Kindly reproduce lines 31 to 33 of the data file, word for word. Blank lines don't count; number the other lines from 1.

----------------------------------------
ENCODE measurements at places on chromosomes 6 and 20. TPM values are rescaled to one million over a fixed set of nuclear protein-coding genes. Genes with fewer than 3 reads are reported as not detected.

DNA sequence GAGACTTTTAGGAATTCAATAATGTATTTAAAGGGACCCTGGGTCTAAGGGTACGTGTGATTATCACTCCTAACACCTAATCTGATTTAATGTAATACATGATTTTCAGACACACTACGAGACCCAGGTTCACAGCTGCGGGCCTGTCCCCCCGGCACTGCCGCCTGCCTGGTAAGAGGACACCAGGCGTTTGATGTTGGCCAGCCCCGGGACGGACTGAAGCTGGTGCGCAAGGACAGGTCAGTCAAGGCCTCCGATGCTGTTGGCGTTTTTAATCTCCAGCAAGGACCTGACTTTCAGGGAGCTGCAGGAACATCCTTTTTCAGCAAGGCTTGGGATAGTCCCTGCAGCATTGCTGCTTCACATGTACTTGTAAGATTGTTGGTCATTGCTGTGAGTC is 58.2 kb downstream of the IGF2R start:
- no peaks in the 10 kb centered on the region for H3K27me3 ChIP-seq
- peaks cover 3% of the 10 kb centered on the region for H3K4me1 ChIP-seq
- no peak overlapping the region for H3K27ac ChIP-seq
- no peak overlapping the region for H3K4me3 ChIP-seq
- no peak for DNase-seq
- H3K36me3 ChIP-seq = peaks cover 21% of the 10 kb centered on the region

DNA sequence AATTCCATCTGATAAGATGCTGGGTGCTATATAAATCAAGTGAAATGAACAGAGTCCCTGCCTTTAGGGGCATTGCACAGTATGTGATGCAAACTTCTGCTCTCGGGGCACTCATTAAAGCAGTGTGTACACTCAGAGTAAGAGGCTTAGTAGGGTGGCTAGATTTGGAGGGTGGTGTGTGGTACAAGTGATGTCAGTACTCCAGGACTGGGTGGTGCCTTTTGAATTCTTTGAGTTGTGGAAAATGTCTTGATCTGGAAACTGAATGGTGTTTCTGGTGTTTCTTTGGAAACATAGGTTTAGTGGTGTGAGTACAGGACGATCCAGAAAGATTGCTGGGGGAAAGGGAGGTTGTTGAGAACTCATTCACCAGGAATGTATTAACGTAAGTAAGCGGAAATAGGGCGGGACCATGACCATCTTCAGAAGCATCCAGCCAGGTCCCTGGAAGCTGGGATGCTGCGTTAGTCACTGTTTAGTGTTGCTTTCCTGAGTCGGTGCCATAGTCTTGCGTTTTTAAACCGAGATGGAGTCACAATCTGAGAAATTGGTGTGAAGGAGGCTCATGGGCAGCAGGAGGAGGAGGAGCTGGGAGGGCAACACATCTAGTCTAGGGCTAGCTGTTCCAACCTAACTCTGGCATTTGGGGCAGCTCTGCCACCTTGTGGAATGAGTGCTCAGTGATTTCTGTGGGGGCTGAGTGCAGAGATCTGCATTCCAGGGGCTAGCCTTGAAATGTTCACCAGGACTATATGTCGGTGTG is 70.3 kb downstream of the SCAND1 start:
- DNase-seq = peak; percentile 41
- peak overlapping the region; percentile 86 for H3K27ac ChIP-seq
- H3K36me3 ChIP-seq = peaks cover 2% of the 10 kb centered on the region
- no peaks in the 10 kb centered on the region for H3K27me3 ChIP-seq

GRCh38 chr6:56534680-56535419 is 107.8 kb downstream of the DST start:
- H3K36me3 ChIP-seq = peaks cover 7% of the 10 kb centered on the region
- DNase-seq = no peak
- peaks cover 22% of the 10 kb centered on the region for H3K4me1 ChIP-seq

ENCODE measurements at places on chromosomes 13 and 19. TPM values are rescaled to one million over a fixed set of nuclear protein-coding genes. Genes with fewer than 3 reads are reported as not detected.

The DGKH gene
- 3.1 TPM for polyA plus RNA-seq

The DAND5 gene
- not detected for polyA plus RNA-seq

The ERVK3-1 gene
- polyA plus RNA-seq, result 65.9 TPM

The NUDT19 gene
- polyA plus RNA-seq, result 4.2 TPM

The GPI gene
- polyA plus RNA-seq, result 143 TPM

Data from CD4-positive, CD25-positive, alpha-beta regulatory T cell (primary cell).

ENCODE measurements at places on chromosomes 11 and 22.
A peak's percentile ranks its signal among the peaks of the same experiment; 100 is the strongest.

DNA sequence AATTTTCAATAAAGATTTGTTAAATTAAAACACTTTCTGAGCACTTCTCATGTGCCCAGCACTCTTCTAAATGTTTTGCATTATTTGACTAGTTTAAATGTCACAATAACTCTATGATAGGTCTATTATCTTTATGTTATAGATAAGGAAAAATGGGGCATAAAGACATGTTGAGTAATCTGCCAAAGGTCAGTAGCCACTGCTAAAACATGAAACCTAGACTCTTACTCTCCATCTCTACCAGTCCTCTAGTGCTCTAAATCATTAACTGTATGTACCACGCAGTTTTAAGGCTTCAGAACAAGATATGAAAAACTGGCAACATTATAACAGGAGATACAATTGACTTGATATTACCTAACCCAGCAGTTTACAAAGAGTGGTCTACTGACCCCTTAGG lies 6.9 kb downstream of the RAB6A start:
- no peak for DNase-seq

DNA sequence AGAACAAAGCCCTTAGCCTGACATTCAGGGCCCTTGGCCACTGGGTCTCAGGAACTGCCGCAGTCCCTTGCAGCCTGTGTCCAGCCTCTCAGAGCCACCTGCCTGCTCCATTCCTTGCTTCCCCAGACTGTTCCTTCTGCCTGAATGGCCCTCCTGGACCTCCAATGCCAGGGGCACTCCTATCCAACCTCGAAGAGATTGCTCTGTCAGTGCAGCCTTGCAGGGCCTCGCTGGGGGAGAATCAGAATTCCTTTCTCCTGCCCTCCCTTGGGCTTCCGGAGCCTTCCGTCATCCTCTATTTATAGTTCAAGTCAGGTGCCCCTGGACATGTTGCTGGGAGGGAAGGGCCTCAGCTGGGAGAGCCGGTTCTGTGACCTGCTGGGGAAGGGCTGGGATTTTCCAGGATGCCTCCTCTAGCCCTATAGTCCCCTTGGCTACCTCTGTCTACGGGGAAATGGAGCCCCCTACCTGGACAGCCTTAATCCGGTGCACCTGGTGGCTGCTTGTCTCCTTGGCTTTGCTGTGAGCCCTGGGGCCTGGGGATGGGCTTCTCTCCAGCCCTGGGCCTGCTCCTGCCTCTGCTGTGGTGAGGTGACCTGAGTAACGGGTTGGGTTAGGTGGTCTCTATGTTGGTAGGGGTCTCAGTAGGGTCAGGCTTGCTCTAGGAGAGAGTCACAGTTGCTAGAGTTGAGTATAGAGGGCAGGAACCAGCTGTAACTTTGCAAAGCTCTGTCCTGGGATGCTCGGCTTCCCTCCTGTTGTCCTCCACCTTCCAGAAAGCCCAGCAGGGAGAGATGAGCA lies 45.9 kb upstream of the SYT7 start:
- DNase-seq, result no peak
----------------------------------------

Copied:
A peak's percentile ranks its signal among the peaks of the same experiment; 100 is the strongest.

DNA sequence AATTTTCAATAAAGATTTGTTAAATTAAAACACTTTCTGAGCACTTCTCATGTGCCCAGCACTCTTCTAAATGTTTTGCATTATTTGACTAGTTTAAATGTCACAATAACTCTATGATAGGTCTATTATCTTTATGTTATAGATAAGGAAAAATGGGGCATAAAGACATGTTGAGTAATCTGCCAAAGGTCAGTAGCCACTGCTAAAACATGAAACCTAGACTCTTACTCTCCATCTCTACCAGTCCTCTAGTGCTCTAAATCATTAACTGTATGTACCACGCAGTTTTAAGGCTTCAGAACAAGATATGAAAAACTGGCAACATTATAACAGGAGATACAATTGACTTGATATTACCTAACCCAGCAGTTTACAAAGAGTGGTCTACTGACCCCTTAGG lies 6.9 kb downstream of the RAB6A start:
- no peak for DNase-seq